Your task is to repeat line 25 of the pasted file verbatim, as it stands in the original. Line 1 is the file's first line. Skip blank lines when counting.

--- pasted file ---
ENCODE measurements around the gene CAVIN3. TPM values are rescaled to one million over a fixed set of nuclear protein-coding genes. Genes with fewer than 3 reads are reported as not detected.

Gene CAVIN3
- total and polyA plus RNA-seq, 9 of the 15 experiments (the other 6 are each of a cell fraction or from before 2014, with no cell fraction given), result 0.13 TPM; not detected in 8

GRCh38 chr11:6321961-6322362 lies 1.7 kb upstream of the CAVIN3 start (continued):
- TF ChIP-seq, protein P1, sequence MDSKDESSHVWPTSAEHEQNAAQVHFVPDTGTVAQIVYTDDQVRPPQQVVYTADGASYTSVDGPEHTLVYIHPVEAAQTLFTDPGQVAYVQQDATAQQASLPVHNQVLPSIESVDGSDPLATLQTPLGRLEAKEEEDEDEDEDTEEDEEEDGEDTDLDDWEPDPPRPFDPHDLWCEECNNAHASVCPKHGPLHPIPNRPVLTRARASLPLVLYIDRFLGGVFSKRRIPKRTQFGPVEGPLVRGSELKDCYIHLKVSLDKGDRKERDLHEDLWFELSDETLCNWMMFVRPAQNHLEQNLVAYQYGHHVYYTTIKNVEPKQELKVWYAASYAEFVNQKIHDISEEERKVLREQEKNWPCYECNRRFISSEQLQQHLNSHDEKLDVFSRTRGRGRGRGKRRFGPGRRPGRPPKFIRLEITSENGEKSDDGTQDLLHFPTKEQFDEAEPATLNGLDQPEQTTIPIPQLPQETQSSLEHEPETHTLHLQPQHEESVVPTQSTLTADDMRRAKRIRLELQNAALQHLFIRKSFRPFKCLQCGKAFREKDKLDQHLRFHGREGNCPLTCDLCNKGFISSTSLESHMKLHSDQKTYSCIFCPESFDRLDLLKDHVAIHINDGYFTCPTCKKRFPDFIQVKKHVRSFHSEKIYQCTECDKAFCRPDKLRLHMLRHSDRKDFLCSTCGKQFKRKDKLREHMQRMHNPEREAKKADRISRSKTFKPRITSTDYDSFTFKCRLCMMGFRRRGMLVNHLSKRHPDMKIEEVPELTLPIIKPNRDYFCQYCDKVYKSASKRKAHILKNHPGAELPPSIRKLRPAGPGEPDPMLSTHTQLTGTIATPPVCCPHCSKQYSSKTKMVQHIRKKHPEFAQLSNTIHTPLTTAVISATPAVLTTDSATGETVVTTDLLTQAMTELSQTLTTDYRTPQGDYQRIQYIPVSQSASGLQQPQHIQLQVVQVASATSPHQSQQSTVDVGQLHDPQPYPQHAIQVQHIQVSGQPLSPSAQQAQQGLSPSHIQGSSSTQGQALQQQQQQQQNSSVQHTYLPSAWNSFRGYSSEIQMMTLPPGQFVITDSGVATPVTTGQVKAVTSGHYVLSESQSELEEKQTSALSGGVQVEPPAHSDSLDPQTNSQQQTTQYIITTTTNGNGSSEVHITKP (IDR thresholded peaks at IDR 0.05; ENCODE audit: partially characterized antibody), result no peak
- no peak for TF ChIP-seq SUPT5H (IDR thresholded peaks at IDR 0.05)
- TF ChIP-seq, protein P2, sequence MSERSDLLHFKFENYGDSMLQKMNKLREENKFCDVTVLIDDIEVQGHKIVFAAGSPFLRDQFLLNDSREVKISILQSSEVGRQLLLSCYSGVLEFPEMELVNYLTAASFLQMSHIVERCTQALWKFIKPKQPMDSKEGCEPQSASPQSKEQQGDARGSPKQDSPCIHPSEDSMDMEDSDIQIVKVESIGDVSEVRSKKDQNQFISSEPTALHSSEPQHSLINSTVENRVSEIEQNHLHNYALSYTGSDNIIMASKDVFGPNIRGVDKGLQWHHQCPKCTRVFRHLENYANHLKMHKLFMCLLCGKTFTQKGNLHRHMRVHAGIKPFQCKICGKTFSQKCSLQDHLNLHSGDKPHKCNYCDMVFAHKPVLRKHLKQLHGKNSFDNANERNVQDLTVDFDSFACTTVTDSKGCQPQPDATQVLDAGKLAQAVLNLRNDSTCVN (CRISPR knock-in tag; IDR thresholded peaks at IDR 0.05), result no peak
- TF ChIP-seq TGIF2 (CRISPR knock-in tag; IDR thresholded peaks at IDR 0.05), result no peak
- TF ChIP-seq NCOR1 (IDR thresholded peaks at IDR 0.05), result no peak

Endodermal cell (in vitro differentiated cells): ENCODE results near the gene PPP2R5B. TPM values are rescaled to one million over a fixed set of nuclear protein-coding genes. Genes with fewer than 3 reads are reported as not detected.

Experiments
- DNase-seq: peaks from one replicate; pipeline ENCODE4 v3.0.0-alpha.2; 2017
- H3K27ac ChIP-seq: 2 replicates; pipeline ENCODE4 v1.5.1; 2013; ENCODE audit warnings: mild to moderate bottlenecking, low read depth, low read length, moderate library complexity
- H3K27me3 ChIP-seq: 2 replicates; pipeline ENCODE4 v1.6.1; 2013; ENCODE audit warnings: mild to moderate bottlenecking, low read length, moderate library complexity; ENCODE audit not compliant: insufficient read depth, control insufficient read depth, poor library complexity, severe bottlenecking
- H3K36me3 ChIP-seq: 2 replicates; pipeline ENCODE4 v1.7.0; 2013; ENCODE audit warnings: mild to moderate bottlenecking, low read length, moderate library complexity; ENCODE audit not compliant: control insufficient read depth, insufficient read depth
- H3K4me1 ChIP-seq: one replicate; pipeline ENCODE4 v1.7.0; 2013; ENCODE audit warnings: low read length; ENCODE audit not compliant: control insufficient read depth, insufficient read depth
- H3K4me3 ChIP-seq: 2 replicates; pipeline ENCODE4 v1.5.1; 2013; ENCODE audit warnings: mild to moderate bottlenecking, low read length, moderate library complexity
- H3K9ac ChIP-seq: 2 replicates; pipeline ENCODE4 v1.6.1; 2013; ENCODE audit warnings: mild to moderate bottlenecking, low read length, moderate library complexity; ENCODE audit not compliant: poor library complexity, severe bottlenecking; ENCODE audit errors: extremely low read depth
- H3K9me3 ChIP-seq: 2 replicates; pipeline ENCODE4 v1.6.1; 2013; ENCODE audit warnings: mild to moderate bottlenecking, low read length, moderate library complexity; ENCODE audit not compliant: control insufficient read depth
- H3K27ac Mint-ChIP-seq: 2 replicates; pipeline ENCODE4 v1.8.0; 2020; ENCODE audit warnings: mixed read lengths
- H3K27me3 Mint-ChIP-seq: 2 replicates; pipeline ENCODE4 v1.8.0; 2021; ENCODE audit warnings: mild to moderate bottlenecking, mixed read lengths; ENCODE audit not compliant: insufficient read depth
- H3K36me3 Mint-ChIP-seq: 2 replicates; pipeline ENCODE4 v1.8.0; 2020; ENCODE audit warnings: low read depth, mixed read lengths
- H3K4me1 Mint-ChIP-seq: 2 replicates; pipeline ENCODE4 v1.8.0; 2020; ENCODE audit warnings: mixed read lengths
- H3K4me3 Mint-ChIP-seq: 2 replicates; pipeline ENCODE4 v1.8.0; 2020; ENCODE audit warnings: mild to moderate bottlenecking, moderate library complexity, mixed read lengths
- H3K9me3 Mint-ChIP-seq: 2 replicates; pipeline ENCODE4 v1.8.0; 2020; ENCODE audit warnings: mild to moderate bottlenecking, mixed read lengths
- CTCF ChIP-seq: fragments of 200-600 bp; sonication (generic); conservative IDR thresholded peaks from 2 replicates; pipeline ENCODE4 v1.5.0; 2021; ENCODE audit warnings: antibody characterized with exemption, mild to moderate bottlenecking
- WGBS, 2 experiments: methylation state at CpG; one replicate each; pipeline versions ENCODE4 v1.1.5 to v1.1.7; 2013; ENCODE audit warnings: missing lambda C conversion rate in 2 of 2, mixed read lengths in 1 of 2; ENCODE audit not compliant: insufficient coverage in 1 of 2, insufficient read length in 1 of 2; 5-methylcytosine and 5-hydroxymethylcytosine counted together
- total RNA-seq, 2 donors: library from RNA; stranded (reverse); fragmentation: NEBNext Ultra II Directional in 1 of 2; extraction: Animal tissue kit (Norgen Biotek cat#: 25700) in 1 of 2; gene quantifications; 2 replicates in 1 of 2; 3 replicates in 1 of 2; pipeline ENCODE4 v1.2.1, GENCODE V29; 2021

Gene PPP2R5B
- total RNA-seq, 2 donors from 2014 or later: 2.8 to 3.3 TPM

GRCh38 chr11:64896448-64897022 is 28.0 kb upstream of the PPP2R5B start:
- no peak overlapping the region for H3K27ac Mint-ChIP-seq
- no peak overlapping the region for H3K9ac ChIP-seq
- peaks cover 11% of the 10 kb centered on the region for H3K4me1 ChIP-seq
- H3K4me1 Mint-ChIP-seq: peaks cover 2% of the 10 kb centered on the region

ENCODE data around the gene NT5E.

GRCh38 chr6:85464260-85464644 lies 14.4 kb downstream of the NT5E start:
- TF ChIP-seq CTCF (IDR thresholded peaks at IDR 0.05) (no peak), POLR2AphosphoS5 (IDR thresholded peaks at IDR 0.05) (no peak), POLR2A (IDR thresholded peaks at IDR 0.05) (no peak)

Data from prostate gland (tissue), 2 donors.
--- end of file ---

- H3K9me3 Mint-ChIP-seq: 2 replicates; pipeline ENCODE4 v1.8.0; 2020; ENCODE audit warnings: mild to moderate bottlenecking, mixed read lengths